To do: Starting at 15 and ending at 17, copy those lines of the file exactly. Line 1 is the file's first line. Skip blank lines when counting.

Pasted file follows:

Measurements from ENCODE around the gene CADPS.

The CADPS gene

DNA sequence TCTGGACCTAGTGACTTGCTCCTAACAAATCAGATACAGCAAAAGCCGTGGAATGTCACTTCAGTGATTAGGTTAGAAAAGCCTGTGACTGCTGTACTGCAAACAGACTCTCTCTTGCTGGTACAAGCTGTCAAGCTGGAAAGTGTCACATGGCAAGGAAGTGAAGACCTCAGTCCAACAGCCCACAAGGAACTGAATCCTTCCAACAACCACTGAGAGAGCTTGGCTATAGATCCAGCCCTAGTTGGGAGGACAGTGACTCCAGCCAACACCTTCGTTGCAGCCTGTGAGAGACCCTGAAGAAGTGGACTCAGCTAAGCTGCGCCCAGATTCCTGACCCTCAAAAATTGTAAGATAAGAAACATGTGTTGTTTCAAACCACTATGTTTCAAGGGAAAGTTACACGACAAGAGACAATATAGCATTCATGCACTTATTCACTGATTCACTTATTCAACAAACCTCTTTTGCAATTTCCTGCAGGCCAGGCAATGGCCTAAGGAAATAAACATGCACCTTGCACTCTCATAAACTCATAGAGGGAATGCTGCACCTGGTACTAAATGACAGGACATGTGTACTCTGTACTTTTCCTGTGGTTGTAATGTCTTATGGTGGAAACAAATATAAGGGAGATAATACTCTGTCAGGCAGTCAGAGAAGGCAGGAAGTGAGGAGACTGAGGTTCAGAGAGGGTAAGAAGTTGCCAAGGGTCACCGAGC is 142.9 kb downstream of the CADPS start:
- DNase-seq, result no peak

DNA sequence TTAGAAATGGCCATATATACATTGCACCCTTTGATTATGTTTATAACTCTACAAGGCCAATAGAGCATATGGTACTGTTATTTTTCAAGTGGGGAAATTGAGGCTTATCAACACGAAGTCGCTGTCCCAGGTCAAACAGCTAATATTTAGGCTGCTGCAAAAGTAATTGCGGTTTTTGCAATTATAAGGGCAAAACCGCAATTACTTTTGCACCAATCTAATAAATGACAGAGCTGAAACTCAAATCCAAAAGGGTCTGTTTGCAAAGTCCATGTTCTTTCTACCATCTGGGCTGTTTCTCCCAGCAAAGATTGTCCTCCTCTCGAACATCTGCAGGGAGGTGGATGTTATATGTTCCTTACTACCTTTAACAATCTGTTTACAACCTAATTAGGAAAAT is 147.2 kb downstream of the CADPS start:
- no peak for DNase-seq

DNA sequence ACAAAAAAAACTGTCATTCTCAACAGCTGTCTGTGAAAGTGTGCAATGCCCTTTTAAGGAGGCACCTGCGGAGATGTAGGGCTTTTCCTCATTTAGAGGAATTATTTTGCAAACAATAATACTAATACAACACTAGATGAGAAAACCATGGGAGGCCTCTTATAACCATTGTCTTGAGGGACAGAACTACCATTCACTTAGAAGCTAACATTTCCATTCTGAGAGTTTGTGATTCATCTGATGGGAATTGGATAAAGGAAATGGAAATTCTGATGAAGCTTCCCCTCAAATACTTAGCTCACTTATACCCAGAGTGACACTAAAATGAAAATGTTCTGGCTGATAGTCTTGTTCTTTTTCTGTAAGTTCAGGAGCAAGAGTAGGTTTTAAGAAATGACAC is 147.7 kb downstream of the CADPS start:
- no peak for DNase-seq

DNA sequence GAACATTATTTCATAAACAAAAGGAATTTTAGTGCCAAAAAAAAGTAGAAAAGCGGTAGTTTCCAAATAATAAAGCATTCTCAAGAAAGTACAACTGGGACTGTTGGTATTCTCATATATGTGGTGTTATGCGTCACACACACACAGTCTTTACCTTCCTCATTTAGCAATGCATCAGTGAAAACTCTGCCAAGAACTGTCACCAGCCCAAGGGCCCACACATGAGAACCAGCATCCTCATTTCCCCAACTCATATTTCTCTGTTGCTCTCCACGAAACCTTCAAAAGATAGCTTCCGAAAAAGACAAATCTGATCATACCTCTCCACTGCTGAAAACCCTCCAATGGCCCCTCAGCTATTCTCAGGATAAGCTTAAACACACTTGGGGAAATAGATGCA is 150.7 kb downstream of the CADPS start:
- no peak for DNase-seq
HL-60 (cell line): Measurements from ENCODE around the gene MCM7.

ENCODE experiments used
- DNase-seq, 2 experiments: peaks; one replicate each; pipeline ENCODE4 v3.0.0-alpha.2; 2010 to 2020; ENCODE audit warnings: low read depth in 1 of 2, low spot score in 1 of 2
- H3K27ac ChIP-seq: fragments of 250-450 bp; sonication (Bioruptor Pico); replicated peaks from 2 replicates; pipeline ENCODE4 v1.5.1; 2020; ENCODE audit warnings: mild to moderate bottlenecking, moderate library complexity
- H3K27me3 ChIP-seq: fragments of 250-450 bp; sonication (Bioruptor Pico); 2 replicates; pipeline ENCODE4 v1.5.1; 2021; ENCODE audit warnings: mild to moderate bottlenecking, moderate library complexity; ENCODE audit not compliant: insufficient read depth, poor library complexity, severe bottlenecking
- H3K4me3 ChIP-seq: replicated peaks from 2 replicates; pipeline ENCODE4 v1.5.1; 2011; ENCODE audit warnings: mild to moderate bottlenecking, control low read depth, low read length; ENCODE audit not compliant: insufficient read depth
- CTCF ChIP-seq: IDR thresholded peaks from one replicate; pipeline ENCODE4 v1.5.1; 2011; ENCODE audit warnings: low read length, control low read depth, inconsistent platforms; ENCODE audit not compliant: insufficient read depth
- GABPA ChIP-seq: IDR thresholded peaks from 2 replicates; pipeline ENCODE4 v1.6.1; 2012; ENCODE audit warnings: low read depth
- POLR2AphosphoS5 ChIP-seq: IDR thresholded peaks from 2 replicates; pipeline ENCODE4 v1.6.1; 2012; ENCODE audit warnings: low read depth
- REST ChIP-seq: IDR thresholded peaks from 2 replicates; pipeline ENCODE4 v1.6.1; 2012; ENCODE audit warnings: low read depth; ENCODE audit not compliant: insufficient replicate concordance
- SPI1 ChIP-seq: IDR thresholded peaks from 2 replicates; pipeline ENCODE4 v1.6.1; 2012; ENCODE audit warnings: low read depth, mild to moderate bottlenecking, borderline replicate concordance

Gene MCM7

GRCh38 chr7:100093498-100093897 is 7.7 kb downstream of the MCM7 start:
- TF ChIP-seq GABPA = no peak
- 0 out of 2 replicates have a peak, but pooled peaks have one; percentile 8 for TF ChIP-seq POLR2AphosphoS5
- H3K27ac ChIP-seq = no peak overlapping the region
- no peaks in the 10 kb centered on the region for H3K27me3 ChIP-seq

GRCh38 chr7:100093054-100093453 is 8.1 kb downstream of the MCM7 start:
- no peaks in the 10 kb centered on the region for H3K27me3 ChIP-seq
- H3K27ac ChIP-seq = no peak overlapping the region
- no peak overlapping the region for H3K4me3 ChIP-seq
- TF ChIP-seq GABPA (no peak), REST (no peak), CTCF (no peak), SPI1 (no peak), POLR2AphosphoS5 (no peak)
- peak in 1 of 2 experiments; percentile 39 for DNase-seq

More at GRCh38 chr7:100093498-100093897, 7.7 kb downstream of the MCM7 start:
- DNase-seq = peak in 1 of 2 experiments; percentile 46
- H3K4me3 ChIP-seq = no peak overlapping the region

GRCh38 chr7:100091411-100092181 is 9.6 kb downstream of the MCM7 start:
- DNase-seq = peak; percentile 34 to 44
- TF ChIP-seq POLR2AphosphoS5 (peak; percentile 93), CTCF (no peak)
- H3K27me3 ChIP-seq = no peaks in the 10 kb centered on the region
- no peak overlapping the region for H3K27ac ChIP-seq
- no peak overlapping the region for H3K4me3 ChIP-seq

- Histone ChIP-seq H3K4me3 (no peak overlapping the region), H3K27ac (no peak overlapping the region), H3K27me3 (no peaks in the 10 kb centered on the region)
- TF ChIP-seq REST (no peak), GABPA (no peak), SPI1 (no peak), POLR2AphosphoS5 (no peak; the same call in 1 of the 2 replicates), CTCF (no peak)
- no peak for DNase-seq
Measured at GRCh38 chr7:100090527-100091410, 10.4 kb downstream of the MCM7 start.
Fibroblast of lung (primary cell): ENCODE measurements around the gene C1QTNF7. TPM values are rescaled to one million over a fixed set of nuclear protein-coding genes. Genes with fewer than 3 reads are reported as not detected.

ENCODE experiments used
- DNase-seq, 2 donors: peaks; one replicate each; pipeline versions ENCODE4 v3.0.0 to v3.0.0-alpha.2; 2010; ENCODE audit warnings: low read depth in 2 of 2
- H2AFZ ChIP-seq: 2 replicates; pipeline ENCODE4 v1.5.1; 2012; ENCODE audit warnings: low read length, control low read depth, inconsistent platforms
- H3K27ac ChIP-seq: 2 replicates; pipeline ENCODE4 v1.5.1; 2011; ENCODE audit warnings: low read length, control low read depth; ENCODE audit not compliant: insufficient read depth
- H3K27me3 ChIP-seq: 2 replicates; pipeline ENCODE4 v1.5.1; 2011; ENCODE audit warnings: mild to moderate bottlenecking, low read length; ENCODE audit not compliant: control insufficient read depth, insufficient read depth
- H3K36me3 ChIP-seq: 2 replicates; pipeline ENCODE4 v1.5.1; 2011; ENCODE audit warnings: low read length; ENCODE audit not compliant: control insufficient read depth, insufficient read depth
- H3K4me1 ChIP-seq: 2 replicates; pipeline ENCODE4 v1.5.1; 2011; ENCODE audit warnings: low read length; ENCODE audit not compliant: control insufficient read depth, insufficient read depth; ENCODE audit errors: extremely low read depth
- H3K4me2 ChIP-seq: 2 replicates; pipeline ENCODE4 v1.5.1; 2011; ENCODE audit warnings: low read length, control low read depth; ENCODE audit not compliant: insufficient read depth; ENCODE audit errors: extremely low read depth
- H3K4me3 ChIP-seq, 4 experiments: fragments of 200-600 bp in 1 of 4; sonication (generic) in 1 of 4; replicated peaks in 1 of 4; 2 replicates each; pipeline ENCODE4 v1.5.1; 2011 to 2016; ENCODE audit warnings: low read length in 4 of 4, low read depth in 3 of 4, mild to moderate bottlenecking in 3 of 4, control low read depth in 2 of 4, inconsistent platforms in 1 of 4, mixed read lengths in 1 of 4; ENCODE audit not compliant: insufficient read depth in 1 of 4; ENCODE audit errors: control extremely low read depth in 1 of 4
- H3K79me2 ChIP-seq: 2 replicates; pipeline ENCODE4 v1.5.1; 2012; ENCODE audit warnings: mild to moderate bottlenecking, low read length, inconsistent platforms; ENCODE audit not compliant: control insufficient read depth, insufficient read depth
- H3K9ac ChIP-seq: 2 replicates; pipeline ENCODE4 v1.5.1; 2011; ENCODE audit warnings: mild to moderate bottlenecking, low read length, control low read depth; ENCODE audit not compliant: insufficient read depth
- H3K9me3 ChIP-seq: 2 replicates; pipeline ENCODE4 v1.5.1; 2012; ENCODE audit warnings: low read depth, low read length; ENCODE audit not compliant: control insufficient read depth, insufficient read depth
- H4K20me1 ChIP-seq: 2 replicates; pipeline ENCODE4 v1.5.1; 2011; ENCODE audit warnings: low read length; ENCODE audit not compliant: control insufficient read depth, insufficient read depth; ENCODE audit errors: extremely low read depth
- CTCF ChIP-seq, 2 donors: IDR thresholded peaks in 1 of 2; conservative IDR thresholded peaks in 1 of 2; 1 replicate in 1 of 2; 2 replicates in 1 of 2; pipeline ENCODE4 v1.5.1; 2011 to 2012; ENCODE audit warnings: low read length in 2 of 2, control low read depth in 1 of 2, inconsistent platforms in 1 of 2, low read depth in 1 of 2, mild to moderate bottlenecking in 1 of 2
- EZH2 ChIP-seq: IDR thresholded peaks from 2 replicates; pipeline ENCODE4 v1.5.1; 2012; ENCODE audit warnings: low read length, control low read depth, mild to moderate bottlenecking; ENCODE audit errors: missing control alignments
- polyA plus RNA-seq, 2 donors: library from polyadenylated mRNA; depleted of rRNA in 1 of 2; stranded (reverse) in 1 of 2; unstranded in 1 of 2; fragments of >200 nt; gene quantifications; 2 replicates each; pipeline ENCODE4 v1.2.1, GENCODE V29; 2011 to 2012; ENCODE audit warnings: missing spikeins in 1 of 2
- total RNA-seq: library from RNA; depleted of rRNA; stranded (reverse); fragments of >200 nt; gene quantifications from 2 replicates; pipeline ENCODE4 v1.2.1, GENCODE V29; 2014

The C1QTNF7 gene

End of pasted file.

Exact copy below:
- H3K27me3 ChIP-seq: fragments of 250-450 bp; sonication (Bioruptor Pico); 2 replicates; pipeline ENCODE4 v1.5.1; 2021; ENCODE audit warnings: mild to moderate bottlenecking, moderate library complexity; ENCODE audit not compliant: insufficient read depth, poor library complexity, severe bottlenecking
- H3K4me3 ChIP-seq: replicated peaks from 2 replicates; pipeline ENCODE4 v1.5.1; 2011; ENCODE audit warnings: mild to moderate bottlenecking, control low read depth, low read length; ENCODE audit not compliant: insufficient read depth
- CTCF ChIP-seq: IDR thresholded peaks from one replicate; pipeline ENCODE4 v1.5.1; 2011; ENCODE audit warnings: low read length, control low read depth, inconsistent platforms; ENCODE audit not compliant: insufficient read depth